On the surface, there isn’t a whole lot that separates Koh Samui from Thailand’s other paradise islands. Sure, it’s less crowded than Phuket, but while it sits across the peninsula from Southeast Asia’s party paradise in the Gulf of Thailand, the ambiance here feels slightly more exotic and castaway than on other Gulf islands, such as Koh Chang or even Koh Mak in the southeast – but only slightly.
If you’ve heard the name “Samui” thrown around and aren’t sure whether it’s the right choice for your next beach vacation in Thailand, continue reading to learn some facts about the island you might not have known.
It’s Thailand’s Second-Largest Island
While you’ve probably heard the name if you’ve ever been to Thailand, Koh Samui simply doesn’t have the same international recognition as, say, Phuket. In spite of this, Koh Samui is second only to Phuket in terms of land area, at nearly 90 square miles, although the former boasts only half as many annual tourist arrivals as the latter.
No One’s Really Sure What Its Name Means
Puzzled when you hear the words “koh” and “Samui” together? You’re not the only one. Although the first word of its name – “koh,” which means “island” in Thai – is rather quotidian, the origin of “Samui” is unclear. Whether it’s an extension ofthe local “mui” tree or a mangled version of the Malay word for “safe haven,” you could drive yourself crazy figuring out what “Koh Samui” actually means.
Not All The Water on Koh Samui is Crystal Clear
Koh Samui has risen to international fame on account of the crystalline waters that lap at its shores, but if your search for Koh Samui hotels leads you a placed called The Library, you’re in for a surprise: The water in its pool is blood red, or at least it appears that way. Dive down to the bottom of the pool, and you’ll realize that it’s the combination of tiles – which are mostly, you guess it, red! – and not the actual color of the water that’s so shocking.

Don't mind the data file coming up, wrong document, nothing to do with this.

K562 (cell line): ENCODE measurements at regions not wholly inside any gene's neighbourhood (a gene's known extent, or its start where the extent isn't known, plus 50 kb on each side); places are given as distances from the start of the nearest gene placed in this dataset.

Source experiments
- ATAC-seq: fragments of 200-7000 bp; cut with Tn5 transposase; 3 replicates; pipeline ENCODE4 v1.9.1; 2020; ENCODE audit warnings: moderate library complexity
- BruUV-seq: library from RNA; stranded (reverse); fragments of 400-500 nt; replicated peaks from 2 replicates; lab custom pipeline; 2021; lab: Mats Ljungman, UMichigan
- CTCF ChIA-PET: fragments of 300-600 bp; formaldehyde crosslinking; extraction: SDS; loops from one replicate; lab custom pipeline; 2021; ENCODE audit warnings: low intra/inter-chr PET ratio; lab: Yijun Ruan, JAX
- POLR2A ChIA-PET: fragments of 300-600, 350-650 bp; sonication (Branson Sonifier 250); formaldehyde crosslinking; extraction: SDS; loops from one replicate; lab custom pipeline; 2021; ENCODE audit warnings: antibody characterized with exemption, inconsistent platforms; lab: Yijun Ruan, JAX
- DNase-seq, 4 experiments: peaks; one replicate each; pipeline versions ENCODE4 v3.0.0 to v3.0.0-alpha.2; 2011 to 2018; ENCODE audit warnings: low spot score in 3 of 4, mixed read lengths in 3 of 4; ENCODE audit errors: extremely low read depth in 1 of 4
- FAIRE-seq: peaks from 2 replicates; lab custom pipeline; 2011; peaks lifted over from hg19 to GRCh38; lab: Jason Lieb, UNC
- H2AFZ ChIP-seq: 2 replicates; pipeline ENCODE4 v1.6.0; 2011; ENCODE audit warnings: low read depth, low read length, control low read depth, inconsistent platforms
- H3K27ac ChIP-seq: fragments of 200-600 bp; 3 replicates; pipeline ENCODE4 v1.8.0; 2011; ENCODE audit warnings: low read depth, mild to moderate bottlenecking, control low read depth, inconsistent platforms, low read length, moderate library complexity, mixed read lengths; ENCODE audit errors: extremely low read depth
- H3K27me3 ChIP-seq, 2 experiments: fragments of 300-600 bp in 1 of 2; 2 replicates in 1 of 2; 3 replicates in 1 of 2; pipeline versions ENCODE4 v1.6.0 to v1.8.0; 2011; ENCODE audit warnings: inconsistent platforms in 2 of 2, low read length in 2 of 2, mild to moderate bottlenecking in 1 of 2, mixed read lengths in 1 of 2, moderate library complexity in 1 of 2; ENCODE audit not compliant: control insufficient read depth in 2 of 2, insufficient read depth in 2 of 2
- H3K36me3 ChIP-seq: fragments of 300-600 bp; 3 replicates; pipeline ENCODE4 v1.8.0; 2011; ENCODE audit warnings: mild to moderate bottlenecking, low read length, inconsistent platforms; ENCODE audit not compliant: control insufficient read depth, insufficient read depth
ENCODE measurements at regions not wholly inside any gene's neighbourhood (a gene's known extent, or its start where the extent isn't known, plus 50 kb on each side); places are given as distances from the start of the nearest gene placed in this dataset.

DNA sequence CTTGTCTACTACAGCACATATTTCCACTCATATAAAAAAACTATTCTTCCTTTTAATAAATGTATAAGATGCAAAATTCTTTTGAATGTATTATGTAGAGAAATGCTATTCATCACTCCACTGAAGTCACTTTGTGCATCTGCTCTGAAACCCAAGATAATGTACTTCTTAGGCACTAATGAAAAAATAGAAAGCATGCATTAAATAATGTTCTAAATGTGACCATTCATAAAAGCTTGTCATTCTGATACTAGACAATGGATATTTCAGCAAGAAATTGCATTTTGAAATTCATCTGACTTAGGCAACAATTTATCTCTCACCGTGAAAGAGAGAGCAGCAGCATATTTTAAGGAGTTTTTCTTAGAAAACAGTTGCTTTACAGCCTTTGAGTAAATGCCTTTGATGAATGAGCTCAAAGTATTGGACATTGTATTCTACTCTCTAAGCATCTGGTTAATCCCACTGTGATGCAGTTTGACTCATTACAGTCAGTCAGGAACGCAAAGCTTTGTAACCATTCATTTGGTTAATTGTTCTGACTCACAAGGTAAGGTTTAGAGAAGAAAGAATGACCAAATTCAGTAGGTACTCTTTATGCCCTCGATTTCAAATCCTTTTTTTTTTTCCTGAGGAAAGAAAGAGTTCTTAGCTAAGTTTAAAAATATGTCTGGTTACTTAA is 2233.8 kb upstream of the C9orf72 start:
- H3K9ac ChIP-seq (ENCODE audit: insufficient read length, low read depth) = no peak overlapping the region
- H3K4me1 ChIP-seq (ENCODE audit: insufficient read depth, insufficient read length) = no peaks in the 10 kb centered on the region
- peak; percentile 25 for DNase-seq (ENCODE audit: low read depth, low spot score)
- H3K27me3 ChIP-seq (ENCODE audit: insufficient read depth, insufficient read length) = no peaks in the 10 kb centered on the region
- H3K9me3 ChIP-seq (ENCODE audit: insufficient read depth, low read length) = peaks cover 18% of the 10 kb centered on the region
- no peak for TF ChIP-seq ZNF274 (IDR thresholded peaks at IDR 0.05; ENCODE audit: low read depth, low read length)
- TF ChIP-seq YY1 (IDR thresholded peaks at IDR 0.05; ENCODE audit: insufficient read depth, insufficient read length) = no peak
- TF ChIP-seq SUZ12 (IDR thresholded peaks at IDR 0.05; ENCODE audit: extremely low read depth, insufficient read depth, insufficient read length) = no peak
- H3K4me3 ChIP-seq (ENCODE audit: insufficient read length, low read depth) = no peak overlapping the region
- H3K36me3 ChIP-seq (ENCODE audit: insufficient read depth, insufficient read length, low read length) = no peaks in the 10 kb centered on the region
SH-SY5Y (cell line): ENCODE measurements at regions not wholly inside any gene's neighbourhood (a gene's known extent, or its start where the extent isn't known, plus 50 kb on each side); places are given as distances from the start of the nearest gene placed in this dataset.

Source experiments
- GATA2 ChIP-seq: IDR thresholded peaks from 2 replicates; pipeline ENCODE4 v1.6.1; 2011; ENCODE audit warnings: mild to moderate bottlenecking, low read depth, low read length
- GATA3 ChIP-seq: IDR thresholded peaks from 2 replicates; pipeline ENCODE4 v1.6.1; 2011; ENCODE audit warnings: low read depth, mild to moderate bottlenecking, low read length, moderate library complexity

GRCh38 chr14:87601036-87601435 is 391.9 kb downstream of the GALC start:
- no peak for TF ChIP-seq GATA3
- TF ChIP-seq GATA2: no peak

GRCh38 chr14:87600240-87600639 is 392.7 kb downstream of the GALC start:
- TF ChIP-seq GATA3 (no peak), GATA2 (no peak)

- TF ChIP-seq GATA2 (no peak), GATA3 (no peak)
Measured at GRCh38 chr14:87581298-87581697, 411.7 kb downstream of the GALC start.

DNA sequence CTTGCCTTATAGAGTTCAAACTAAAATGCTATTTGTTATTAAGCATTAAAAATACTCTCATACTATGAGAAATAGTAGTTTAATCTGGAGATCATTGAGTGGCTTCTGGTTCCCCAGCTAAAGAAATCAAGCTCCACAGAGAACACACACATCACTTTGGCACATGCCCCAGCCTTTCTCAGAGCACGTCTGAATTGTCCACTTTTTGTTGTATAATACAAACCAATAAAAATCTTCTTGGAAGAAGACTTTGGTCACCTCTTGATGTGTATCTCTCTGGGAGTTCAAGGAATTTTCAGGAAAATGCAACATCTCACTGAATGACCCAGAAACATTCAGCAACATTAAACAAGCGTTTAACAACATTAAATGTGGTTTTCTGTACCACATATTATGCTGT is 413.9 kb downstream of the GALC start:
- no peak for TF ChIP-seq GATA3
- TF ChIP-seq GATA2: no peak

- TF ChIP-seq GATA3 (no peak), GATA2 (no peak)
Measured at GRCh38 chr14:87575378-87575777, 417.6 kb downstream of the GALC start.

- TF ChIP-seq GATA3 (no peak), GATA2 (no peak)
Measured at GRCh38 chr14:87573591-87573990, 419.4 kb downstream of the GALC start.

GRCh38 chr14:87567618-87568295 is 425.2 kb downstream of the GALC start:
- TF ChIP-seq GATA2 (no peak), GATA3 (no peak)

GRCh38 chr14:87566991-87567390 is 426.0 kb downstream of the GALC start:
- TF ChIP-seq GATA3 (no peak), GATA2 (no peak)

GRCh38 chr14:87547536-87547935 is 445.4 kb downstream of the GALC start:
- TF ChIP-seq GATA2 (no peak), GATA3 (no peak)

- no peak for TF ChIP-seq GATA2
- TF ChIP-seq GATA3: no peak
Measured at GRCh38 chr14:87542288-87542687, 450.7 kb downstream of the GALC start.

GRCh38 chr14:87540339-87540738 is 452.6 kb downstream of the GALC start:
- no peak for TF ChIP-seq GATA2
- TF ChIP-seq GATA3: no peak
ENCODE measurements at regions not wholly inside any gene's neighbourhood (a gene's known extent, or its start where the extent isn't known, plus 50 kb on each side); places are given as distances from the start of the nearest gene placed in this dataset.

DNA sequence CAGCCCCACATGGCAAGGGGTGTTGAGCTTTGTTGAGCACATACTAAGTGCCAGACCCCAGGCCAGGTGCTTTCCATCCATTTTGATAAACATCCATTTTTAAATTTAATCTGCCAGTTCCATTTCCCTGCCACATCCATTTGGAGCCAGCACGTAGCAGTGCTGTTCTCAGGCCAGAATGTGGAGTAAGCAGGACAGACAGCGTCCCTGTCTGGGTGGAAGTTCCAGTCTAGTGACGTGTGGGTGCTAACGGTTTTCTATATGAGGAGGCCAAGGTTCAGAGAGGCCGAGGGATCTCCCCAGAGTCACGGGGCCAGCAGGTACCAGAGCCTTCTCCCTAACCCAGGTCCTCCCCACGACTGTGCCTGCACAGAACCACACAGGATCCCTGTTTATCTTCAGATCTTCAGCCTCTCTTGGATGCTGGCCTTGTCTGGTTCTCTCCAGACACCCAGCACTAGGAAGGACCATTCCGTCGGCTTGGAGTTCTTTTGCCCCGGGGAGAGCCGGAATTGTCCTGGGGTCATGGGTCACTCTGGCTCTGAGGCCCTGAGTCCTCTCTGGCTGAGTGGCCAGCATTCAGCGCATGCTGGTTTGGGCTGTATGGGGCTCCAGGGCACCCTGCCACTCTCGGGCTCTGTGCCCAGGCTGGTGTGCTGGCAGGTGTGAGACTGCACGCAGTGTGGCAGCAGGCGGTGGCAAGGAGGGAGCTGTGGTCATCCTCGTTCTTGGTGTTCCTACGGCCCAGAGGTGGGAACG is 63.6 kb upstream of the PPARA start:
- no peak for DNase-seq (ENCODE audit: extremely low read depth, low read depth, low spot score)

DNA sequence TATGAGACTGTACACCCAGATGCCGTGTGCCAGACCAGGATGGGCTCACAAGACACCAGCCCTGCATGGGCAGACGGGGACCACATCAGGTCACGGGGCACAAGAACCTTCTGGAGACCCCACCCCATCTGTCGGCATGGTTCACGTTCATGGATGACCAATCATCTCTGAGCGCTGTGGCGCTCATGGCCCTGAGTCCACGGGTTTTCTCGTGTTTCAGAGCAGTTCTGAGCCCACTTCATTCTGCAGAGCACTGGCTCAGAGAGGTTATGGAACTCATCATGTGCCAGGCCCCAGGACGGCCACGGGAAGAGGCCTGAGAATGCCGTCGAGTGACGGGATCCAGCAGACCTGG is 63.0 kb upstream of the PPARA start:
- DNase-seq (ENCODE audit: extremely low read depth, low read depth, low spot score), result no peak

They “Fight” Buffalo on Koh Samui
When you think of fighting livestock, you probably think of Spain, which is just one reason the buffalo fights that take place on Koh Samui every April for Songkran, the Thai New Year, are so surprising. Even more incredible is the fact that these matches, which are organized by monks, aren’t particularly violent, which is of course a surprise of the very best sort – especially if you happen to be a buffalo.
Most of the Food on Koh Samui Isn’t Thai
Koh Samui is one of Thailand’s top tourist draws, but your stomach might not feel like it’s in the Kingdom after a few meals here. Owing to its maritime location, which led to a somewhat promiscuous relationship with foreign vessels, KohSamui serves a cuisine that’s more reminiscent of traditional Malay or Indian fare, rather than Thai, although you can of course get your curries and pad Thais at most tourist-friendly restaurants.